# User manual | Exercises on Wave theory, MEK 4600 J. Rabault 5th February 2016 ```Exercises on Wave theory, MEK 4600
J. Rabault
5th February 2016
Notations for the exercises
In the following exercises, we will write a the wave amplitude, ω = 2π/T the wave angular
frequency (rad/s) where T is the wave period, g the acceleration of gravity, k = 2π/λ the
wavenumber where λ is the wavelength, and h the water depth. The horizontal direction is x,
the vertical direction is z (pointing upwards), and the free undisturbed surface lies at z = 0.
The wave phase is θ = kx − ωt .
1 Plot of the wave velocity field
The velocity potential and surface elevation for water gravity waves are:
φ(x, z, t) =
aω cosh[k(z + h)]
sin(kx − ωt)
k
sinh(kh)
η(x, t) = acos(kx − ωt)
(1)
(2)
1. Show that in the deep water approximation, i.e. kh >> 1, the velocity potential becomes:
φ=
aω kz
e sin(kx − ωt)
k
(3)
~ for deep water gravity waves.
2. Compute the velocity field (vx , vz ) = ∇φ
3. Plot a few examples of velocity fields in Matlab or Python, using the pcolor command to
get an intuition of what the velocity field under a wave looks like.
2 Dispersion relation for gravity waves
The dispersion relation for gravity waves is:
ω 2 = gk.tanh(kh)
(4)
1. Show that in the deep water approximation, i.e. kh >> 1, the dispersion relation becomes
ω 2 = gk . Explain why this relation is actually true already for h > λ/2.
1
Waves exercises
2. Compute the phase velocity cp (k) = ω/k and the group velocity cg (k) = ∂ω/∂k for deep
water gravity waves.
3. Using Matlab or Python, plot the dispersion relation for gravity waves (horizontal axis:
wave period in seconds, vertical axis: wavelength in meters).
4. Using Matlab or Python, plot the curves for c and cg (horizontal axis: wave period in
seconds, vertical axis: m/s).
5. You are doing an experiment in the wave tank. The wave tank depth is h = 0.7 meter.
You use the paddle to generate waves of period T = 2 seconds. Can you consider those
waves as deep water gravity waves? You generate such waves during 20 seconds before
stopping, and the wave tank is long enough so that the first waves do not reach the
opposite end of the wave tank when the last waves are generated. If you take a snapshot
of the wave tank, how many waves can you count? If you initially stand at a fixed point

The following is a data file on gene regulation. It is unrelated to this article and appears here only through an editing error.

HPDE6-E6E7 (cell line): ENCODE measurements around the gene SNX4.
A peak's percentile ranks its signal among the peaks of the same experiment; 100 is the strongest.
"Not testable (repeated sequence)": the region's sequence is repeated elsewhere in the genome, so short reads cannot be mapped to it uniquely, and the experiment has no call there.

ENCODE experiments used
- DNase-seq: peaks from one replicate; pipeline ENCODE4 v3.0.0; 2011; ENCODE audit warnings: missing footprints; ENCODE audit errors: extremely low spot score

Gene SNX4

in space, ahead of the first wave, and count the number of wave crests that pass in front
of you, how many wave crests will you count?
3 Stokes drift
The Stokes drift (from the Lagrangian point of view, i.e. following the particles) for deep water
gravity waves is:
us = ωka2 e2kz
(5)
The Stokes drift can also be computed in the Eulerian point of view, i.e. looking at
a fixed point in space. According to the results you found in Ex. 1, the mean velocity
(over one period) at a fixed point under z = −a is 0. But for z positions higher than
z = −a and lower than z = a, any point in space is part of the time occupied by water,
part of the time occupied by air. Therefore, the mean velocity of the water at a fixed
point should be computed only on the part of the wave period when there is water at that point.
In the following, we compute the mean value of the water velocity at the position x = 0
for a fixed point P (z) of elevation −a < z < a over the period [−T /2; T /2]. We will use the
results of Ex. 1.
1. Compute the value Tm so that their is water at the point P during the time interval
[−Tm ; Tm ]
2. Compute the mean water velocity at the fixed point P, as a function of z:
1 Z Tm
Vm (z) =
vx (z, t)dt
T −Tm
(6)
3. Plot in the same figure the Stokes drift us and the mean velocity profile at a fixed point
Vm that you obtained, both as a function of z.
4. Changing between Eulerian and Lagrangian, the Stokes drift looks different and this is
perfectly normal. But changing between Eulerian and Lagrangian point of view should
not change the underlying physics. In particular, mass conservation should be the same in
both cases. Show that this is the case and that the mean mass flow rate Mm is the same
in both descriptions, i.e. show that:
Mm =
Z a
−∞
us (z)dz =
Z a
−∞
Vm (z)dz
J. Rabault
2
(7)
Waves exercises
4 Third order Stokes waves
The third order deep water gravity Stokes waves are given by:
(
)
1
3
η(x, t) = a cos(θ) + (ka)cos(2θ) + (ka)2 cos(3θ)
2
8
φ=
aω kz
e sin(kx − ωt)
k
ω 2 = gk 1 + k 2 a2
(8)
(9)
(10)
The parameter = ka describes how stong non linearities are.
1. Compute the wave heigth H for third order Stokes waves, which is the difference in heigth
between the crest (highest point) and trough (lowest point) of a wave.
2. The maximum wave steepness before waves breaking is H/λ ≈ 0.1412. Compute the
corresponding maximum max .
3. Plot the wave elevation for third order Stokes waves at = max /2 and = max . What can
you observe compared to the usual sinusoidal wave elevation? (you can plot a sinusoidal
wave in addition).
J. Rabault
3
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